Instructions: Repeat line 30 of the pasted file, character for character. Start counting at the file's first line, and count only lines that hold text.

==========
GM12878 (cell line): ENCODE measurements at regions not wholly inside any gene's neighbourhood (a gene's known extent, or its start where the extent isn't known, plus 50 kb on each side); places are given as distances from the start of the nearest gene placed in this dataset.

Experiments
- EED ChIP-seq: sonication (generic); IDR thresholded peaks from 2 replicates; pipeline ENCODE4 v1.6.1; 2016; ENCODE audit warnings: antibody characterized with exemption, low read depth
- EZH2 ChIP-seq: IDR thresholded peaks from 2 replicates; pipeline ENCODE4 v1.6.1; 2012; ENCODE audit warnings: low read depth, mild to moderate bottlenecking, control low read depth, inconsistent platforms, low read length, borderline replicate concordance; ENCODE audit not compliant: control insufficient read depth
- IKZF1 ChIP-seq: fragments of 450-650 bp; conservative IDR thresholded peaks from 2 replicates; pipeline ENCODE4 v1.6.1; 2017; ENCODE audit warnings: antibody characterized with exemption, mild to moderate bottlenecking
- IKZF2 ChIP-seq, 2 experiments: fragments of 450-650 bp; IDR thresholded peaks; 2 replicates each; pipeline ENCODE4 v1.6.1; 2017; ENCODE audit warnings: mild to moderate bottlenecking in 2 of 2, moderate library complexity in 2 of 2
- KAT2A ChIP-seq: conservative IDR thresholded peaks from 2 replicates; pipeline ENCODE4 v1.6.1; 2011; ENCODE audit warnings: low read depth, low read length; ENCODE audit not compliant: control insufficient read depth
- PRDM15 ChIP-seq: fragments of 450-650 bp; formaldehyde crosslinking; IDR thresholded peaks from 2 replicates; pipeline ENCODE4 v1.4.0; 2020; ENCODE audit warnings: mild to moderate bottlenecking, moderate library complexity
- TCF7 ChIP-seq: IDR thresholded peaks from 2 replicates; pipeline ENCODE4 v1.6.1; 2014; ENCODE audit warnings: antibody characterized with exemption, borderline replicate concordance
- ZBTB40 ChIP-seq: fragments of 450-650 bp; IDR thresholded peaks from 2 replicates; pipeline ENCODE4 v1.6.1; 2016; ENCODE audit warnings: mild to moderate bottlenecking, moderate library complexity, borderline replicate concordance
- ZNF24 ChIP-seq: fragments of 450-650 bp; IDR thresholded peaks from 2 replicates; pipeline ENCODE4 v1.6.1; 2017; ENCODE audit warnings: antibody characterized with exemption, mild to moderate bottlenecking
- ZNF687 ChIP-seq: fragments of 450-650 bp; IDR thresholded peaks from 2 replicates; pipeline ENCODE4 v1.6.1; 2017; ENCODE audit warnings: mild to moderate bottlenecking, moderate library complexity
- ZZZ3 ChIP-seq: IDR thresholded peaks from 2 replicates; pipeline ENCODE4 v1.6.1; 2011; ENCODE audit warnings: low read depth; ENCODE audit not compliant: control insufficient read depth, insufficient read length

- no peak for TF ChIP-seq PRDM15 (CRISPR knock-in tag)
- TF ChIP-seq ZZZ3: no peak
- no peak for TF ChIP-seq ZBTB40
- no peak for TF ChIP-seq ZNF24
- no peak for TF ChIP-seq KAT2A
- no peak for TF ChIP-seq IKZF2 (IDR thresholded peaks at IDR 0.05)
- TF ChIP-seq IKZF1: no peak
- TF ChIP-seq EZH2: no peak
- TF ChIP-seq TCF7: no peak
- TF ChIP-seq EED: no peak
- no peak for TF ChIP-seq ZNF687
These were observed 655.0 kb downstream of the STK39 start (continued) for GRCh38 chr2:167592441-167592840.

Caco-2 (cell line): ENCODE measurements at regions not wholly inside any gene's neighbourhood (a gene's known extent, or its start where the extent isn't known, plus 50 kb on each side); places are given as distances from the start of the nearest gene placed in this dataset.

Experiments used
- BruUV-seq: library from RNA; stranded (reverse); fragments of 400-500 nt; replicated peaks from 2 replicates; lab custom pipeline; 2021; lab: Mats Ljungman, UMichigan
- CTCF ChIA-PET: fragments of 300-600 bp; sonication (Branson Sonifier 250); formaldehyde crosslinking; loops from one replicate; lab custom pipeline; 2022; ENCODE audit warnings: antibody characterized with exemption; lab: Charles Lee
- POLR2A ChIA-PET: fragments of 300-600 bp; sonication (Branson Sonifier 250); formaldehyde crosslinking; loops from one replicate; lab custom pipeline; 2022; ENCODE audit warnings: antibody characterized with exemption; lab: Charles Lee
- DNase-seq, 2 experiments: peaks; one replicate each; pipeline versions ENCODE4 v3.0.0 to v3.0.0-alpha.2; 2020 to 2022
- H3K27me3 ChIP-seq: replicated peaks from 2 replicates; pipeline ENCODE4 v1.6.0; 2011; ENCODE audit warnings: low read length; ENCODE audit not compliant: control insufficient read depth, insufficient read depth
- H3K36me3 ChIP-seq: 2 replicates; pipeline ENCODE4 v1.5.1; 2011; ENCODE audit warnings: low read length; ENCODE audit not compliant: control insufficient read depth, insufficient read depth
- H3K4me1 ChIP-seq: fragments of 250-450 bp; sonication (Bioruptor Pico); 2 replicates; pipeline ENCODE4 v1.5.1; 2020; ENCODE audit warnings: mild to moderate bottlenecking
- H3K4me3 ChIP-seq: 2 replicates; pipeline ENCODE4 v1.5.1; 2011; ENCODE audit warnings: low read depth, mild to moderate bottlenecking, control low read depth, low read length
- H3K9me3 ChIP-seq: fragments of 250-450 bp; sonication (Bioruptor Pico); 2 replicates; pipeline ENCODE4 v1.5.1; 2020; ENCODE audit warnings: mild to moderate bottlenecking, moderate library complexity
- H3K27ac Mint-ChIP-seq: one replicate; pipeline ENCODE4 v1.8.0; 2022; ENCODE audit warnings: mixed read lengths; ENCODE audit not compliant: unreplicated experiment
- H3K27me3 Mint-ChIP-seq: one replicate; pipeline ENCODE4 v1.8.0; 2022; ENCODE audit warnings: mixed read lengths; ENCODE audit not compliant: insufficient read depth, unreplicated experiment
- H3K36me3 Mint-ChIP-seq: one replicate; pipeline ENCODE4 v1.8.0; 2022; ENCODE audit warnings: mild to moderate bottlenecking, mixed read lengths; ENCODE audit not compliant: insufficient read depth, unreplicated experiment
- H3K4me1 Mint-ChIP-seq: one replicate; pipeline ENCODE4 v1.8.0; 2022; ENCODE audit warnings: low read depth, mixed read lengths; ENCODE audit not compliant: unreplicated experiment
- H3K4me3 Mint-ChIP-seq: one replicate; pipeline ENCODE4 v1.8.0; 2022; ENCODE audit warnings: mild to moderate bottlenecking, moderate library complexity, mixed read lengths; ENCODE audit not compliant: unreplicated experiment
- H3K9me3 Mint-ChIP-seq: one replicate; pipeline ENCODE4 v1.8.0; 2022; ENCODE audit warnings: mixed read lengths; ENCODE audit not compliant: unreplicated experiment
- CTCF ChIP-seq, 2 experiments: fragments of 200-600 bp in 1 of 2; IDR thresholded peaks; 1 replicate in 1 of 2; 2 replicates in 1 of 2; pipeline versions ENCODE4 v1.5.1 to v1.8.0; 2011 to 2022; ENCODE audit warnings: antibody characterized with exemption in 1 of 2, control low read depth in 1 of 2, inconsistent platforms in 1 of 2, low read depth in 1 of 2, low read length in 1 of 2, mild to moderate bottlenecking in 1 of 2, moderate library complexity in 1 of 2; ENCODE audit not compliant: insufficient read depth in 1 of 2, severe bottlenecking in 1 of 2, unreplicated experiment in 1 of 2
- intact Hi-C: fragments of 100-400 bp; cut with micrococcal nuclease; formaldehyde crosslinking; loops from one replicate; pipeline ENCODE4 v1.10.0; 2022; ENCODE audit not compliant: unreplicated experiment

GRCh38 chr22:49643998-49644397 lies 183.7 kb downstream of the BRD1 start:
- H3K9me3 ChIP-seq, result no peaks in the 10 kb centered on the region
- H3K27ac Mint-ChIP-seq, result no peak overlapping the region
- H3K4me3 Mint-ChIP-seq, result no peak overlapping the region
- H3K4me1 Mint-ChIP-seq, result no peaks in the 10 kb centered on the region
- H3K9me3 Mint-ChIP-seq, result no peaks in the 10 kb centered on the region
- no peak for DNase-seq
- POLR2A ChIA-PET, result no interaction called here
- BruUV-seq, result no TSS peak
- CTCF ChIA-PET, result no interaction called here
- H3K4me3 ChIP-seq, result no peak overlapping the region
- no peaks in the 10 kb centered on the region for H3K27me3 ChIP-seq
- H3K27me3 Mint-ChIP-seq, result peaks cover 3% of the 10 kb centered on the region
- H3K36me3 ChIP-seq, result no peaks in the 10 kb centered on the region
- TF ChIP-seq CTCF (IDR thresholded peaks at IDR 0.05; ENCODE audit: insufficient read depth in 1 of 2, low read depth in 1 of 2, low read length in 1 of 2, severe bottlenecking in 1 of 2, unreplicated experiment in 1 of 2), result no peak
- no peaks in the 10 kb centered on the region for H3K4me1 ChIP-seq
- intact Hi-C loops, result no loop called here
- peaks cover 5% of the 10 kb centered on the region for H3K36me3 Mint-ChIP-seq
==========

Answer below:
- POLR2A ChIA-PET: fragments of 300-600 bp; sonication (Branson Sonifier 250); formaldehyde crosslinking; loops from one replicate; lab custom pipeline; 2022; ENCODE audit warnings: antibody characterized with exemption; lab: Charles Lee